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Poor Security Practices Lead Hackers to Target SMBs

Sue Marquette Poremba

A couple of studies released this week reveal insight into why SMBs are so susceptible to security incidents and how much that susceptibility can cost them.

First, let’s look at Gemalto’s Breach Level Index. According to this report, 918 data breaches led to 1.9 billion data records being compromised worldwide in the first half of 2017. (There’s a reason why I tell people that their PII has likely been compromised already, if not in the latest front-page news breach, then in something smaller. Nearly two billion records in six months means a lot of us have been compromised.) And that likelihood of being a victim has gotten worse, as the study pointed out that compared to the last six months of 2016, the number of lost, stolen or compromised records increased by a staggering 164 percent, and during the first six months of 2017, more than 10 million records were compromised or exposed every day.

That leads us to the Keeper Security and Ponemon Institute study that confirmed an issue that we discuss often here – SMBs are as attractive a target for hackers as large enterprises. And where are SMBs most vulnerable to an attack? The report said that hackers are going after smartphones and tablets because more than 50 percent of SMBs have employees with sensitive company data stored on these devices. Hackers are using socially engineered attacks and ransomware to go after these devices. Also, password policies in SMBs are poor. This study is a perfect example of how ignoring good security practices within the SMB can lead to a serious security incident. As Darren Guccione, CEO and co-founder of Keeper Security, Inc., said in a formal statement:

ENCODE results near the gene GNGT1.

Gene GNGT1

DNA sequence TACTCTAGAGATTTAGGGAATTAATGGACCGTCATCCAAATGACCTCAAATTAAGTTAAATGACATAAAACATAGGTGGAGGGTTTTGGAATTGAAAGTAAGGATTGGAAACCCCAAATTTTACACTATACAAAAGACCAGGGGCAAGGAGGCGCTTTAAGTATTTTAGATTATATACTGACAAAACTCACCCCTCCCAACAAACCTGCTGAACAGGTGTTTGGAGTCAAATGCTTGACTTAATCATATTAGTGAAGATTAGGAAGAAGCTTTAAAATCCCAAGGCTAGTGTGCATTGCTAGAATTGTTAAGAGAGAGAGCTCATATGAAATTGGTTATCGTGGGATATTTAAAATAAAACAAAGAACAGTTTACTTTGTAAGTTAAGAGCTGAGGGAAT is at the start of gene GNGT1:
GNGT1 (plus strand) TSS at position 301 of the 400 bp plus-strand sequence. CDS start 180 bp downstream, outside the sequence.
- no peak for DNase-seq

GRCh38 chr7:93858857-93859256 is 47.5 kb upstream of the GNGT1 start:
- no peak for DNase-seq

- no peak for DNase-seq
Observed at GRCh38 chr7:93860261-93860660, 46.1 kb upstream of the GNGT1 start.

The number one greatest cyber threat to a business is their very own employees. Critical data is more accessible via mobile devices in our 24/7-connected, device-filled world. Poor password policies, the rise of mobile-targeted attacks and the influx of Internet of Things devices in the workplace is a recipe for disaster.


And what is the cost to the company when it suffers an attack? According to Kaspersky Lab’s new report, SMBs can expect to pay an average of $117,000 if they suffer a data breach. Sure, that’s a lot less than the $1.3 million enterprise will pay, but for the SMB, a hundred thousand can be even more costly than a million. And like the Ponemon Institute study mentioned above, Kaspersky Lab also found that the most costly types of attacks to SMBs are targeted and socially engineered attacks.

Here is my takeaway from looking at these three studies. Data breaches are clearly becoming more frequent and the chances of your company suffering from one is clearly greater than ever. But at the same time, SMBs are leaving themselves extremely vulnerable because of poor security policies and training, and this poor security posture is going to end up costing you, not just in dollars, but possibly in the survival of your business. If you are an SMB who still thinks you won’t be targeted because you are too small, I hope you will look at these studies and reconsider that stance.

Sue Marquette Poremba has been writing about network security since 2008. In addition to her coverage of security issues for IT Business Edge, her security articles have been published at various sites such as Forbes, Midsize Insider and Tom's Guide. You can reach Sue via Twitter: @sueporemba


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